We know it’s more fun for us to drop companies, Vlad Tsepes-like, upon a sharpened pole. Watch ’em squirm. But we’re compelled to recognize good customer service, if only to prove that we are not wholly sadistic overlords.
So Ben and I raise our goblets full of gore to Live Nation, a ticket seller in the Bay Area, for doing something they didn’t have to do on good faith. AttorneyWrangler was all psyched to see his favorite band Wolfmother at the Download Festival. But when WolfMother’s keyboardist suddenly became a father, they canceled their appearance.
“Tough luck!” Ticketmaster would say. But Live Nation gave AttorneyWrangler back his ticket price, trusting that he would mail them their ticket and not scalp it. Good on ’em! That is well beyond the call of duty.
Email after the jump.
“This Saturday, the Download Festival is coming to the Shoreline Amphitheater here in the Bay Area, featuring the finest in indie music (Beck, the Shins, the Yeah Yeah Yeahs, etc.). I wanted to see one band and one band only: Wolfmother. I ended up spending $49 for a main stage ticket. Late last night (Monday), I got an email from Wolfmother’s band website informing me that due to an unforeseen premature arrival of the bass player/keyboardist’s new baby, they’ve scrapped the rest of their tour, including their appearance at the Download Festival. Needless to say, I was bummed.
This morning (Tuesday), I called Live Nation to see if I could get a refund, fully expecting the answer to be, “Um, no, there are plenty of other bands for you to see, it’s not our fault that Wolfmother cancelled, etc.” Robin, the customer service agent, told me that they normally don’t give out ticket refunds, especially for multi-band concerts, but because of Wolfmother’s last-minute cancellation, Live Nation would be willing to refund my money…if I sent them my ticket via overnight mail. Their reasoning: ticket sales for the festival would stop at the end of business on Wednesday, and they needed to have the ticket in their hands by then. I told them I didn’t really think it was fair for me to shell out money (in the form of a Fed Ex charge) to get a refund, but Robin graciously told me that this is what they were offering. I told her I would think about it and hung up.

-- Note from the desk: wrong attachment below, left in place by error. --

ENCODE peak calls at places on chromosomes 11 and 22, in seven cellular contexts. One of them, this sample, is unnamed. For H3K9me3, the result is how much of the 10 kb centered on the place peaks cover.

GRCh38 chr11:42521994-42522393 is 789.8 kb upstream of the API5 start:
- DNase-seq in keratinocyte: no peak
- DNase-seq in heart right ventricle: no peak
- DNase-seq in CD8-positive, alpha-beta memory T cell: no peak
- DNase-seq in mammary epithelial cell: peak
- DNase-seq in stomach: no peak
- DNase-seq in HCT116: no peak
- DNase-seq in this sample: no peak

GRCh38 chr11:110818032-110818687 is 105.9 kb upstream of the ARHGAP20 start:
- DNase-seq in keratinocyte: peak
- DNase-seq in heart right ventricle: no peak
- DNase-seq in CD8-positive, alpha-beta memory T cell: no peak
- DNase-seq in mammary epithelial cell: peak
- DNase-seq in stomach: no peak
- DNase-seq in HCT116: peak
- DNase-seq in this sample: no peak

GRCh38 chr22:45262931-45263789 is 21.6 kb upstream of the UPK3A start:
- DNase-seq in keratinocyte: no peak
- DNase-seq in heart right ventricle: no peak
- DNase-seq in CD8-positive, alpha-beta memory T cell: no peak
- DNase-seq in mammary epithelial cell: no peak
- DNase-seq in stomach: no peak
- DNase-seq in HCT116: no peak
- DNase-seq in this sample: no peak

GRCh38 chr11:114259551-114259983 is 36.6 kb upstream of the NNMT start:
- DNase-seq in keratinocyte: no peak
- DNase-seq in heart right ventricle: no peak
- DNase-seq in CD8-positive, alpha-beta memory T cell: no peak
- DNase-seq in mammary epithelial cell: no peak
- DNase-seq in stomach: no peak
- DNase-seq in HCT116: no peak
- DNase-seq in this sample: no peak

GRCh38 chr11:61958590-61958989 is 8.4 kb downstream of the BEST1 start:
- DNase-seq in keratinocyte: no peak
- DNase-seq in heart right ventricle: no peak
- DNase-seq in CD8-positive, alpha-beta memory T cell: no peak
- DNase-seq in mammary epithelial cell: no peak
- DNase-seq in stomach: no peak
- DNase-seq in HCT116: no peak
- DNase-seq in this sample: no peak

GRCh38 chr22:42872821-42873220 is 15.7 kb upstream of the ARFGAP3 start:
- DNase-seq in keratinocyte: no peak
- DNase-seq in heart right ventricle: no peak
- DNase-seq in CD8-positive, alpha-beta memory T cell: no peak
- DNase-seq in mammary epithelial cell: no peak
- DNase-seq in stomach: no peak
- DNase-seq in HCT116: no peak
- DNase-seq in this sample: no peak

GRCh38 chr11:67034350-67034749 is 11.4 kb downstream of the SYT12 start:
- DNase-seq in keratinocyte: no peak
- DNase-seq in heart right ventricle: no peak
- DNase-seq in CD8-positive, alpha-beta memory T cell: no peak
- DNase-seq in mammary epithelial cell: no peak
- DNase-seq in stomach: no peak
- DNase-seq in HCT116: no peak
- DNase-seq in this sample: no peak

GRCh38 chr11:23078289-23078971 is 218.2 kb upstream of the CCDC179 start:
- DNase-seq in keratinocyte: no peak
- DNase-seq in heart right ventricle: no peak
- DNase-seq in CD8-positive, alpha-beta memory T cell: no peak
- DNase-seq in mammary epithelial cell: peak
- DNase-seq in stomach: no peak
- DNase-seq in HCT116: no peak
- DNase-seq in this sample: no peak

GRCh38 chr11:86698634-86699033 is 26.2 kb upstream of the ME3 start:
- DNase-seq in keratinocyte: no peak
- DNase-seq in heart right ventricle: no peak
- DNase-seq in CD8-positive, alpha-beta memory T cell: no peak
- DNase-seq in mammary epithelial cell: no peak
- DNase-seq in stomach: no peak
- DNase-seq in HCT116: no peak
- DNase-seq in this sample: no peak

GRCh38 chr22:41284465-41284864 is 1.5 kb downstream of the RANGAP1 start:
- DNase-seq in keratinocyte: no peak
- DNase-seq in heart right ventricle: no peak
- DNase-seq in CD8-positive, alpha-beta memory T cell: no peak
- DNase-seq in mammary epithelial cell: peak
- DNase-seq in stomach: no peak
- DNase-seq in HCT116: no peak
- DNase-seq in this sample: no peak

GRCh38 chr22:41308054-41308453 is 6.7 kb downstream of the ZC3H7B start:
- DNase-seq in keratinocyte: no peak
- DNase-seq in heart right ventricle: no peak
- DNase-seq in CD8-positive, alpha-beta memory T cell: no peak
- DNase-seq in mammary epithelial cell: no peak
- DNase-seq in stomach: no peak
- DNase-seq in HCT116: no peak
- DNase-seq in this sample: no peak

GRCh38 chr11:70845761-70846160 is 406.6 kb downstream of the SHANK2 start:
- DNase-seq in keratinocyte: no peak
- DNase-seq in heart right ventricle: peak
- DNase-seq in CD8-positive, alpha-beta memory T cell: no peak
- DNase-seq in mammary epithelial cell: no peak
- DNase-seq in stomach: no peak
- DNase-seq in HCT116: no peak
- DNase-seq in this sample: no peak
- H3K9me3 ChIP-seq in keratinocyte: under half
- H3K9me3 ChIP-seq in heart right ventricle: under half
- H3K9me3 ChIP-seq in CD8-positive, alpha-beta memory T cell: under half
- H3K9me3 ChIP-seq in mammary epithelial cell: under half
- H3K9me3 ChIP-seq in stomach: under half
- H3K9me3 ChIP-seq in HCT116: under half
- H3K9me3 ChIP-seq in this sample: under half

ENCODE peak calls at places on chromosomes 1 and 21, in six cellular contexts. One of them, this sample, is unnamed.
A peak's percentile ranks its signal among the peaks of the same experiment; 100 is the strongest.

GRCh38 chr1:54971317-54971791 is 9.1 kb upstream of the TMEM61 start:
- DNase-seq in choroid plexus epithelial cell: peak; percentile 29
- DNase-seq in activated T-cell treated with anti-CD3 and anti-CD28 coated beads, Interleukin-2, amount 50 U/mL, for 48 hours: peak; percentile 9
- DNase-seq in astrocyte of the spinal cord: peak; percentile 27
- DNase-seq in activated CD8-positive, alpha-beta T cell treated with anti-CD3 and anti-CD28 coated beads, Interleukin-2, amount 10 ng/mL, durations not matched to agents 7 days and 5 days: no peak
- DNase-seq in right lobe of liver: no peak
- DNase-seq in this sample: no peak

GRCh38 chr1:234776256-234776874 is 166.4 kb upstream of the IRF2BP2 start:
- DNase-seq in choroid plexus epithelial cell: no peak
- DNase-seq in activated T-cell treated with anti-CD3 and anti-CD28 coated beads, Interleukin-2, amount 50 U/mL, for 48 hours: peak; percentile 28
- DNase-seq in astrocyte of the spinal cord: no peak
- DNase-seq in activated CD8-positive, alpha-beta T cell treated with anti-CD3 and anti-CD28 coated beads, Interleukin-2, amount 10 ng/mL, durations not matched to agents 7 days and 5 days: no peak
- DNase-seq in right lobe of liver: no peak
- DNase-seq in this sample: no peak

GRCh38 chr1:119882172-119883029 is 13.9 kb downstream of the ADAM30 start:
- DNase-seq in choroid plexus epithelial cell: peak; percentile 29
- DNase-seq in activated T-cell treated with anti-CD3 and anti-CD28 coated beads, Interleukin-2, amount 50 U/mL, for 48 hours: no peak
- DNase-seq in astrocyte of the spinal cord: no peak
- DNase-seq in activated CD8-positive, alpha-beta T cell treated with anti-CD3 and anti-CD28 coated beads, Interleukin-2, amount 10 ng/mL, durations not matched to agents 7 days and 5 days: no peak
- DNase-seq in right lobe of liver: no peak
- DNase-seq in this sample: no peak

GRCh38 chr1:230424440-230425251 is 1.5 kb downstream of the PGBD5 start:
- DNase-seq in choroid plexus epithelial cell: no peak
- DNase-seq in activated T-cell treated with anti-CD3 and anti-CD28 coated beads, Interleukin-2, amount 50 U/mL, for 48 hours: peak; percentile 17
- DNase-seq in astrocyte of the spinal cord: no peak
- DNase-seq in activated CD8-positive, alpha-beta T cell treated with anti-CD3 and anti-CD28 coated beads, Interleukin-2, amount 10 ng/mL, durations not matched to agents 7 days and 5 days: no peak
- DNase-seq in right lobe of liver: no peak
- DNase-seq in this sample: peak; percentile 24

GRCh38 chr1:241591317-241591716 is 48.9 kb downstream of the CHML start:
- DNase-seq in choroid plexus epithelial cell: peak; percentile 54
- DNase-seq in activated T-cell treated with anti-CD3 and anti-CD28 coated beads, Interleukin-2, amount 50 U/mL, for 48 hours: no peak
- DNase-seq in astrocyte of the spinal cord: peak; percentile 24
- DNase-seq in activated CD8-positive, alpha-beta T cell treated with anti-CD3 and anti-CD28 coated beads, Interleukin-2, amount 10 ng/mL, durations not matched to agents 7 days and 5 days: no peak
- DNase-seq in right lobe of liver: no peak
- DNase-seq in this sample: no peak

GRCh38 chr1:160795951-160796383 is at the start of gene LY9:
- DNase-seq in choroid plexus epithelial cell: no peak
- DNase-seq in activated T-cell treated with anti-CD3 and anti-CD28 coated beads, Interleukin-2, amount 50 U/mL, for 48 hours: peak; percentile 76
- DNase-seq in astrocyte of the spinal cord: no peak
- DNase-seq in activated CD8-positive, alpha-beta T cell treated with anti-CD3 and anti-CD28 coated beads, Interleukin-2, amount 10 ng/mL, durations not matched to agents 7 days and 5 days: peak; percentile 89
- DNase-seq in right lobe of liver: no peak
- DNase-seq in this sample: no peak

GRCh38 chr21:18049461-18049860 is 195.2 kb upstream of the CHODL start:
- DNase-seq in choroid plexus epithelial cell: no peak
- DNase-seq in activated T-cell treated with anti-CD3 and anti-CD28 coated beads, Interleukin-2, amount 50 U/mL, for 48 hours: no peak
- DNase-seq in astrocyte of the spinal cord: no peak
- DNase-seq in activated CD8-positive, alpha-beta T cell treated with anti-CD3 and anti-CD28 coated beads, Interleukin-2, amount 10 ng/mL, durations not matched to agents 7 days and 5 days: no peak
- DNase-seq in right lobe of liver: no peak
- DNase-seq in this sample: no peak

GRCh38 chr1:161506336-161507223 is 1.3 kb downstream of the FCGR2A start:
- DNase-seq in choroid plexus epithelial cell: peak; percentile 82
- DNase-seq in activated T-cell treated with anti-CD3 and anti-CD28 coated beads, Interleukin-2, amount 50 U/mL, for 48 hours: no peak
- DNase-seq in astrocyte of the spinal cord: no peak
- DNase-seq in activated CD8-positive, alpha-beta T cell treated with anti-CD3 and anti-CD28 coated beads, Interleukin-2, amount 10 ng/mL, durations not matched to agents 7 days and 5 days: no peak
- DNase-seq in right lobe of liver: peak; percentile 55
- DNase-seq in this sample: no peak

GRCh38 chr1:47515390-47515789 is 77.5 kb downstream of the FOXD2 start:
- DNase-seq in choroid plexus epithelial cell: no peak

Not twenty minutes later, Robin called me back. She told me that she had discussed the situation with her supervisor, and that she could now offer me a full refund of the ticket price if I agreed to snail mail the ticket to her “on good faith.” Astounded, I heartily agreed. To me, a thirty-nine cent stamp is a worthwhile expenditure if it means getting $48.61 back. About an hour later, I got an email from Live Nation confirming the refunded amount on my credit card.
How refreshingly rare is this? I started my journey expecting a resounding HELL NO and ended up with YES. Live Nation has my business from now on.”